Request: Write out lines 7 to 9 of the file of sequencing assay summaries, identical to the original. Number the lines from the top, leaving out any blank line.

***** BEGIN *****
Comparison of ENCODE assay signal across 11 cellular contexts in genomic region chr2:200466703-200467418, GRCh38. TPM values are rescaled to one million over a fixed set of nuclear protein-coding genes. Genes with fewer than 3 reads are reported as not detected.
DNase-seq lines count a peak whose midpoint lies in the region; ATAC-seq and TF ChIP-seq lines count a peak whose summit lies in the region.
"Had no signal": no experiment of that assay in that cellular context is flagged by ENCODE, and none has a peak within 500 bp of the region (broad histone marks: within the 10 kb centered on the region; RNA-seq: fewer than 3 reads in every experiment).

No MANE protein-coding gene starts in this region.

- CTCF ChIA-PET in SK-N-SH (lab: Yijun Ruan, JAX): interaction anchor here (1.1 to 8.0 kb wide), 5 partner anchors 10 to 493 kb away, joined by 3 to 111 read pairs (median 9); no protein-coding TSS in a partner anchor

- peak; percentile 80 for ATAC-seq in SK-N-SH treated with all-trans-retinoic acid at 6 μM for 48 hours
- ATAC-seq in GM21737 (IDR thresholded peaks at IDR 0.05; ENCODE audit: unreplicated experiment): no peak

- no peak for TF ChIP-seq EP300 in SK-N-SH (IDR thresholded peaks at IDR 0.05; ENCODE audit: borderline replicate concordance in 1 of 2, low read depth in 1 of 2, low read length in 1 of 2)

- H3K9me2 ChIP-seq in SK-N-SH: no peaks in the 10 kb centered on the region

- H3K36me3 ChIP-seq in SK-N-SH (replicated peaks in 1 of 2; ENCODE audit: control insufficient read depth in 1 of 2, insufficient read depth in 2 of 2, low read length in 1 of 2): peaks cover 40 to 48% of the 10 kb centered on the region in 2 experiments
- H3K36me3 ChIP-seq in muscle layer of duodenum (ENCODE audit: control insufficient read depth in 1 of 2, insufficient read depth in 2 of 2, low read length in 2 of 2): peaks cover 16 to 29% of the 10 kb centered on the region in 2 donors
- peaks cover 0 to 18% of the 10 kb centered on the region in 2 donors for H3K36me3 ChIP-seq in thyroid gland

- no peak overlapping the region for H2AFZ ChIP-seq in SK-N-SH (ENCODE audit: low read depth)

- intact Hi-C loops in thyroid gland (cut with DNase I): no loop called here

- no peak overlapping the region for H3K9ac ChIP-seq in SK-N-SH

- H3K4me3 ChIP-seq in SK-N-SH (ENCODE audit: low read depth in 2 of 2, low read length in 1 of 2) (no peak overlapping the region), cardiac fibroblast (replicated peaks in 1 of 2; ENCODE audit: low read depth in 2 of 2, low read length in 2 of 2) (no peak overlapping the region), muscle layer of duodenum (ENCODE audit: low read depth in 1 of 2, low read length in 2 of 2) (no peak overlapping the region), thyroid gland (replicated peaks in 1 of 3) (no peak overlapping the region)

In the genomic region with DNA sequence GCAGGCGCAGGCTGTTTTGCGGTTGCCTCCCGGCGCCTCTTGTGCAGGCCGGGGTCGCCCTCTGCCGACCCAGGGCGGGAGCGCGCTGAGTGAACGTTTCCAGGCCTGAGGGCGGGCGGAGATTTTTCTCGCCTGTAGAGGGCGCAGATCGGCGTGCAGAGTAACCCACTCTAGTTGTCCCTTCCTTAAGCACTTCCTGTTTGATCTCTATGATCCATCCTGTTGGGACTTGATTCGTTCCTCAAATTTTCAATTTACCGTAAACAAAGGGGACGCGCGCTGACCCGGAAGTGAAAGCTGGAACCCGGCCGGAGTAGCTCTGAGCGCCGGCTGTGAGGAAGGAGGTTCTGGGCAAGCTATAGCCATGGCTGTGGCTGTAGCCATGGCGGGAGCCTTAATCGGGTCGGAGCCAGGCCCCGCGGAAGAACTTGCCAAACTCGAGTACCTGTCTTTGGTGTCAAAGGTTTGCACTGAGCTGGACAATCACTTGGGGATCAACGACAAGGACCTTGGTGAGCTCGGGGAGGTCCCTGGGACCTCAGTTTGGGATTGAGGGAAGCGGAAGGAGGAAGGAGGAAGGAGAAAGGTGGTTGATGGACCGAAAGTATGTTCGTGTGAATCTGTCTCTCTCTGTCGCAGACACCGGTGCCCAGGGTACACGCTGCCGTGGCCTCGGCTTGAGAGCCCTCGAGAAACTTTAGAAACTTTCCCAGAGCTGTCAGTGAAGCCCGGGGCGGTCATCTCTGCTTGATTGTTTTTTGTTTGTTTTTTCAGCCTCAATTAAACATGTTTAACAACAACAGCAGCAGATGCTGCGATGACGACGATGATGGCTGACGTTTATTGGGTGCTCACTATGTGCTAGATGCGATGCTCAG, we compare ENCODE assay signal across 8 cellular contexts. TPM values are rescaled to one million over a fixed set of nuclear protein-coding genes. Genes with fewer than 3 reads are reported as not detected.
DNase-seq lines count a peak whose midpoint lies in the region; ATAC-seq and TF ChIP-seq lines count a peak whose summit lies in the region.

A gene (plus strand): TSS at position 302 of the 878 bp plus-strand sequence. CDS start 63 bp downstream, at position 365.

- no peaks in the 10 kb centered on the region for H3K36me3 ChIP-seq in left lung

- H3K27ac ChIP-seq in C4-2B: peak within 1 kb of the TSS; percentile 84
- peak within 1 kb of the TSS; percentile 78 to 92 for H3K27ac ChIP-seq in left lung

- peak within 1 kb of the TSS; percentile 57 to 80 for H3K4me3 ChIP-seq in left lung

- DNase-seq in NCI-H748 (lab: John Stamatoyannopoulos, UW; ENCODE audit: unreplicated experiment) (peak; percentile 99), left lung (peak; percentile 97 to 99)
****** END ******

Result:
- ATAC-seq in GM21737 (IDR thresholded peaks at IDR 0.05; ENCODE audit: unreplicated experiment): no peak

- no peak for TF ChIP-seq EP300 in SK-N-SH (IDR thresholded peaks at IDR 0.05; ENCODE audit: borderline replicate concordance in 1 of 2, low read depth in 1 of 2, low read length in 1 of 2)

- H3K9me2 ChIP-seq in SK-N-SH: no peaks in the 10 kb centered on the region